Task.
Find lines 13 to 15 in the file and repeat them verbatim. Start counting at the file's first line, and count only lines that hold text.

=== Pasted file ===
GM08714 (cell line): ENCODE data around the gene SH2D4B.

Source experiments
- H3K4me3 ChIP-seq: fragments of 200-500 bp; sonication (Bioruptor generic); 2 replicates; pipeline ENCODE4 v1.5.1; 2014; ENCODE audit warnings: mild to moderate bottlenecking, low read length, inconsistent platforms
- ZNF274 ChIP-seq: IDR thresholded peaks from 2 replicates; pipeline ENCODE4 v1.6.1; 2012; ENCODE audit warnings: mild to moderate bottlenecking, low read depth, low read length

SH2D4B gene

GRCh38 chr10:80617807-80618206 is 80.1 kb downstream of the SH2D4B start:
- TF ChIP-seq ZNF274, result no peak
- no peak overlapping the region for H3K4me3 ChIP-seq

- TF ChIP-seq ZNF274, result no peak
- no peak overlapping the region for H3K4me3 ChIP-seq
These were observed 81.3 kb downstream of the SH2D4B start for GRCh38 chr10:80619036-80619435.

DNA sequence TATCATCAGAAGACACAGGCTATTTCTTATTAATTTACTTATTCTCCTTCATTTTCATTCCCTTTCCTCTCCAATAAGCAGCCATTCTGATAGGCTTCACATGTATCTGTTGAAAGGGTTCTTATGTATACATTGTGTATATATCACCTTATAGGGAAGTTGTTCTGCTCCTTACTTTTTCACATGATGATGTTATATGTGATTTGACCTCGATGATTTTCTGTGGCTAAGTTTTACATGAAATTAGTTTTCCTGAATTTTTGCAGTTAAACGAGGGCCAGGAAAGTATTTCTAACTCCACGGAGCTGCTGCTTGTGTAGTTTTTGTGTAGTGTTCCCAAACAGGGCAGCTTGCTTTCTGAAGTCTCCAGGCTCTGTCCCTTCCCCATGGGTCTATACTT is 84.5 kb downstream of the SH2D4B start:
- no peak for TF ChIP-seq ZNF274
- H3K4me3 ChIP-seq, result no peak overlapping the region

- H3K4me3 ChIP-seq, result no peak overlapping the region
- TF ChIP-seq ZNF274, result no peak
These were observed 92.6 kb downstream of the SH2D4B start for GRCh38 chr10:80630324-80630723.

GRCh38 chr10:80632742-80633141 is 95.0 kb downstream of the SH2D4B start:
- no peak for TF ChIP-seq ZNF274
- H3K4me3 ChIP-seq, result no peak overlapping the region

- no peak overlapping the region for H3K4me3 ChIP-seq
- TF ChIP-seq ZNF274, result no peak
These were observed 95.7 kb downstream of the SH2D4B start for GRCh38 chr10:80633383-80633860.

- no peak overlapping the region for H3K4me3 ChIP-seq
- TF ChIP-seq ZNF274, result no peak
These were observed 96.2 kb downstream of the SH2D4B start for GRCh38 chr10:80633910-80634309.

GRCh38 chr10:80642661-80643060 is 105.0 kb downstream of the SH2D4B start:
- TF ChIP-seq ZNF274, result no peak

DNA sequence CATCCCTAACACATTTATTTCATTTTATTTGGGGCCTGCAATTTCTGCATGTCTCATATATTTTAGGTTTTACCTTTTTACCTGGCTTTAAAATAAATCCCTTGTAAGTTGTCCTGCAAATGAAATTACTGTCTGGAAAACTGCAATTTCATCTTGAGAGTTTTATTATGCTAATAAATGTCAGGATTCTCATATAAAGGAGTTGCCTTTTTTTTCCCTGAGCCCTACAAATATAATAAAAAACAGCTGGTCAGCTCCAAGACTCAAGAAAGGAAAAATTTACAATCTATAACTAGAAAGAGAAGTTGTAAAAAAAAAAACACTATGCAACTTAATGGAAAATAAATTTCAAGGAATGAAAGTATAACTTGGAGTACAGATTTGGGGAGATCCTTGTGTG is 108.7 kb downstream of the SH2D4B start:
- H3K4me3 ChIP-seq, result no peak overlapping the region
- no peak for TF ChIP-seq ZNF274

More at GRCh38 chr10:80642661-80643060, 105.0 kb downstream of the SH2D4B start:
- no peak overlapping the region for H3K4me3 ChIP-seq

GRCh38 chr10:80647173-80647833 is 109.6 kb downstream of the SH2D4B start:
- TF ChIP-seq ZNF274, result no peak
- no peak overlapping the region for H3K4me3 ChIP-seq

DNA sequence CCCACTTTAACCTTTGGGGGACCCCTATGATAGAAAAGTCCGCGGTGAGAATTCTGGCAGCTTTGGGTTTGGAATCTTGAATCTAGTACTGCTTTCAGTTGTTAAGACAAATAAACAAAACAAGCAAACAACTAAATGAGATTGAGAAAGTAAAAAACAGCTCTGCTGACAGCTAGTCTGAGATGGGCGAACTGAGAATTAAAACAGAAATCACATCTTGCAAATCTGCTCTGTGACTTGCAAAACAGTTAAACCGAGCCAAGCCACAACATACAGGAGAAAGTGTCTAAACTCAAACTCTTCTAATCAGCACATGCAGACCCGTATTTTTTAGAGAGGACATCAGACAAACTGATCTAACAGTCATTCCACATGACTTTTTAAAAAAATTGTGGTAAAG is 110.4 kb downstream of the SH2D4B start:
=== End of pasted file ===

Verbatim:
- no peak for TF ChIP-seq ZNF274
- H3K4me3 ChIP-seq, result no peak overlapping the region

- H3K4me3 ChIP-seq, result no peak overlapping the region